After my MS diagnosis, I’m learning to slow down.
by Katie Klingsporn
When I moved to the ski town of Telluride, Colorado, at the age of 24, it was under the guise of finding work at the local newspaper. But really, I moved to Telluride for the rugged San Juan Mountains that knifed the sky, the sprawling canyonlands of the Colorado Plateau nearby and the endless adventures that lay waiting in these wrinkled landscapes.
And for nearly a decade, I plied these adventures by bike, foot and snowboard, happily falling in with the hard-charging ranks of Telluride. Like most mountain towns, Telluride’s outdoor culture reflects its landscape—exacting and extreme. Here, the expectations for work and play are outsized, every other person is an elite athlete and badges of honor are earned through punishing physical feats in the mountains. It’s common for people to ski laps in the backcountry before going to work, spend weekends bagging 14,000-foot peaks and routinely complete epic suffer-fest bike rides.
As a lifelong athlete, I dove in to this work-hard-play-harder-sleep-when-you-die lifestyle with relish. I worked long, deadline-driven days at the paper, and then stuffed the rest of my time with early morning bike rides, laps on the ski slope, difficult yoga classes, steep hikes through the aspen groves and weekend excursions to the desert. I was always on the move, and considered restful activities like naps and massages terrible wastes of time. I felt the harder I pushed myself, the better I would be. I lived by rigorous to-do lists, considered seven hours of sleep sufficient and rarely took a day off from working out.
Knocked flat by diagnosis
I burned and burned, my identity becoming inextricable with pushing my body to extremes. I won some races and built a reputation as an athlete who could keep up with the guys, a hardy mountain denizen.
That all came crashing down in March 2015. That’s when, a couple days after taking a tumble at the ski resort, my torso went numb. Soon after, I was visited by a host of terrifying symptoms: tingly hands that could no longer perform nimble tasks, random bouts of itching, a current of electricity dancing under my skin, a constriction around my middle. After an ER visit, two MRIs and a spinal tap, I was diagnosed with multiple sclerosis.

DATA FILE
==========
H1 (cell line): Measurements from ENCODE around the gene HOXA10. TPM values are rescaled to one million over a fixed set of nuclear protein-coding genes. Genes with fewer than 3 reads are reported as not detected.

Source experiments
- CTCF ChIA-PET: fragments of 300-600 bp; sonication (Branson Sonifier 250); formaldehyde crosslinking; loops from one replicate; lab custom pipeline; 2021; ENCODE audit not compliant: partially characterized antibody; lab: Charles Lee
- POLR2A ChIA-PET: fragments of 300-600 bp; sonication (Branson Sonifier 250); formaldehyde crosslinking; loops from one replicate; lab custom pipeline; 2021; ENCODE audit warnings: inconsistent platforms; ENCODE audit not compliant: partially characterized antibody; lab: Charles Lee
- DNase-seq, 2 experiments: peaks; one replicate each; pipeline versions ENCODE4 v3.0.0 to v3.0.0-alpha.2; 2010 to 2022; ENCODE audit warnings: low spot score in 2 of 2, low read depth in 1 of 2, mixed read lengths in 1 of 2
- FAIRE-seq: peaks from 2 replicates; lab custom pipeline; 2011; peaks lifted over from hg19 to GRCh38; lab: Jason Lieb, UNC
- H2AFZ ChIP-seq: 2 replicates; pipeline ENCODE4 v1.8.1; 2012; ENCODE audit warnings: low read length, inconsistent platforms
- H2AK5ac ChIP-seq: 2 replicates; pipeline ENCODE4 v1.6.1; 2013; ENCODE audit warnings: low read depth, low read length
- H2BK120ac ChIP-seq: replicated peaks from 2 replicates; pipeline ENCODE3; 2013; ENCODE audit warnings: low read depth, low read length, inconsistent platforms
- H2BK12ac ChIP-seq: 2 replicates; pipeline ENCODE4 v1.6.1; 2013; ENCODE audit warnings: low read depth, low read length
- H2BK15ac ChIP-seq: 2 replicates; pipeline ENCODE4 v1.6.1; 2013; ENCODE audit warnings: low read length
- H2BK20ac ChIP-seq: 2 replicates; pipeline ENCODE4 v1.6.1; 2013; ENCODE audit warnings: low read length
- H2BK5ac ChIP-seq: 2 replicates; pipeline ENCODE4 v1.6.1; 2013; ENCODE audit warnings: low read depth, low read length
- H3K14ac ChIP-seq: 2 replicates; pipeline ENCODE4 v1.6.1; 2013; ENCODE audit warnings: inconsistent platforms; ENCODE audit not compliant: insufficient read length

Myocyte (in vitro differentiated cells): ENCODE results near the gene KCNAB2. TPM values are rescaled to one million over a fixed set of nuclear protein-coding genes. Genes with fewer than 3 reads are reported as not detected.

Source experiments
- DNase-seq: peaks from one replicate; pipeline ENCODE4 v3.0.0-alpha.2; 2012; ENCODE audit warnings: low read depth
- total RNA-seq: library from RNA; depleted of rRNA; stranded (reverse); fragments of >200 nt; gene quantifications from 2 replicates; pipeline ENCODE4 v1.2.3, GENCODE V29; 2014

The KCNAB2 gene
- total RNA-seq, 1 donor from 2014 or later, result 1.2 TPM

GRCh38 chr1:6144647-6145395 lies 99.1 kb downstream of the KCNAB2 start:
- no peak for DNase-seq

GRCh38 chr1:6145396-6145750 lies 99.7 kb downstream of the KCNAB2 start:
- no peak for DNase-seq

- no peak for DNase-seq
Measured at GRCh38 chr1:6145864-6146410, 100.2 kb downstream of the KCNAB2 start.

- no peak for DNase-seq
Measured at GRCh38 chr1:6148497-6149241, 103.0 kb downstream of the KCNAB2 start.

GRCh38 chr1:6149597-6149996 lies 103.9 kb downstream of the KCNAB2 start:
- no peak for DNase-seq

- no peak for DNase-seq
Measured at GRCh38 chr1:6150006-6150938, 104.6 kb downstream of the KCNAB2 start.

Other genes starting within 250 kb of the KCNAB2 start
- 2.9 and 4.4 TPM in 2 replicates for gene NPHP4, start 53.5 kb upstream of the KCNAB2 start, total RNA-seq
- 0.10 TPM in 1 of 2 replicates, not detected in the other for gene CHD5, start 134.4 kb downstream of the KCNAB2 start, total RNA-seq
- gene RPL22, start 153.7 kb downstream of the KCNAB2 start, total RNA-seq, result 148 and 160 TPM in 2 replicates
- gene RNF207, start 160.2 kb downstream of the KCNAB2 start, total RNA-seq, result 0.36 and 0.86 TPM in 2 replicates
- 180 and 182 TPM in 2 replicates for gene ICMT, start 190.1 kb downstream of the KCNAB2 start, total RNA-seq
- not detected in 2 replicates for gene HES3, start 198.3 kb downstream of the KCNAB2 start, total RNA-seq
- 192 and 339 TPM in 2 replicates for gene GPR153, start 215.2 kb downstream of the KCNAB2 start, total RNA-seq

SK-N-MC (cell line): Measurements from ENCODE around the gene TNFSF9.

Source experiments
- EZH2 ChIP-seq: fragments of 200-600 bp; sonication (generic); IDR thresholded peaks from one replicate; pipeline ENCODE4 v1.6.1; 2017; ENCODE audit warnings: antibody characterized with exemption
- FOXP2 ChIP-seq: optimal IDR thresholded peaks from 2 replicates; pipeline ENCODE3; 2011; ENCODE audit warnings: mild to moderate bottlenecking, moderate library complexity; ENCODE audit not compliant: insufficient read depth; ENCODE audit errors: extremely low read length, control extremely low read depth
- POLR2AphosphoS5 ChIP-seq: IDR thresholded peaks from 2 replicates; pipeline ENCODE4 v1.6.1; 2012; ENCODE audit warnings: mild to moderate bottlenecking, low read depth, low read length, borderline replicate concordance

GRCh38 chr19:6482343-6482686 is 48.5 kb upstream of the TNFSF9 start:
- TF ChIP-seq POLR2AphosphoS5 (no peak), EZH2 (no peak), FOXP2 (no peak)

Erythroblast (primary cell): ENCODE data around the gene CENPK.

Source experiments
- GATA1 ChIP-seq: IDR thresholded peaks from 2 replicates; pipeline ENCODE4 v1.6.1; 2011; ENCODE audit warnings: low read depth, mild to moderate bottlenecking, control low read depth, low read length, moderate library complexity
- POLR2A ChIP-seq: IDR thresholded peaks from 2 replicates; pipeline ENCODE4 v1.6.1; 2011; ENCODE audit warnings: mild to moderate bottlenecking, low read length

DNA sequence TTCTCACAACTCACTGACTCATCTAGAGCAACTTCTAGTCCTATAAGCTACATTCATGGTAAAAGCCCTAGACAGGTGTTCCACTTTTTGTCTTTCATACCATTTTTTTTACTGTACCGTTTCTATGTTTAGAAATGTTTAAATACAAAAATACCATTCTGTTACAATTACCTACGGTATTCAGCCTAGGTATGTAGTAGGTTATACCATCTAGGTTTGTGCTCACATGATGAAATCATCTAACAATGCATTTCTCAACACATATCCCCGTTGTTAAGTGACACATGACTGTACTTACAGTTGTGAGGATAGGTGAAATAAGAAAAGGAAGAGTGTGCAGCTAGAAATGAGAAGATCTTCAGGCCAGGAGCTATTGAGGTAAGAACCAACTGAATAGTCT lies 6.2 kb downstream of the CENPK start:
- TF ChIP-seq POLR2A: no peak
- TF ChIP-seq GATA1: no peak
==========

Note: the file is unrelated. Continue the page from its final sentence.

The diagnosis knocked me flat. And instead of jumping back to my feet like I always had before, this time the best I could do was crawl.
So I started small, with an activity I had previously discounted as yawn-inducing: walking. One mile here, then two. Mellow yoga with words like “restorative” in the class title was next. I began meditating. I even adopted a new mantra that would have appalled the previous me: Do less.
It was all I could do, but it was enough.
And as counterintuitive as it was, once I put this mantra into place, I realized I had been crashing through life at a reckless pace. I had been too busy piling on activities to enjoy engaging conversations, to notice the songs of birds in the forests, or to bask in the pleasure of lying under a tree with nowhere to be. And by refusing to practice self-care, I had beat up my body when I thought I was caring for it.
Over time and with plenty of rest, the symptoms calmed down to a low hum.
And I did get back on my bike and snowboard. But when I pushed myself—be it on an exhausting ride, overcommitted social schedule or hectic workweek—I paid for it with fatigue, headaches and vision problems.
So I’ve learned to stay slow. These days, I spend more time wandering along the backyard trail than going on bike rides in the alpine. I sleep in on weekends, nap when I’m tired and draft much less ambitious to-do lists.
I can no longer define myself as the badass mountain biker and snowboarder I was at 28. My Instagram posts no longer depict epic days in the mountains, my weekends are no longer stuffed with high-flying adventures. Instead, accomplishments are measured by hikes with the dog, day trips to the desert with my husband and road rides along rolling country lanes.
This is my new normal. Achieving it has required patience, self-acceptance and a pointed effort to stop comparing the new me with the old. But I’ve emerged more mindful, deliberate and grateful for the small wonders. The ones I was rushing through life too fast to notice before.
Katie Klingsporn lives in southwestern Colorado with her husband, daughter, dog and three chickens.
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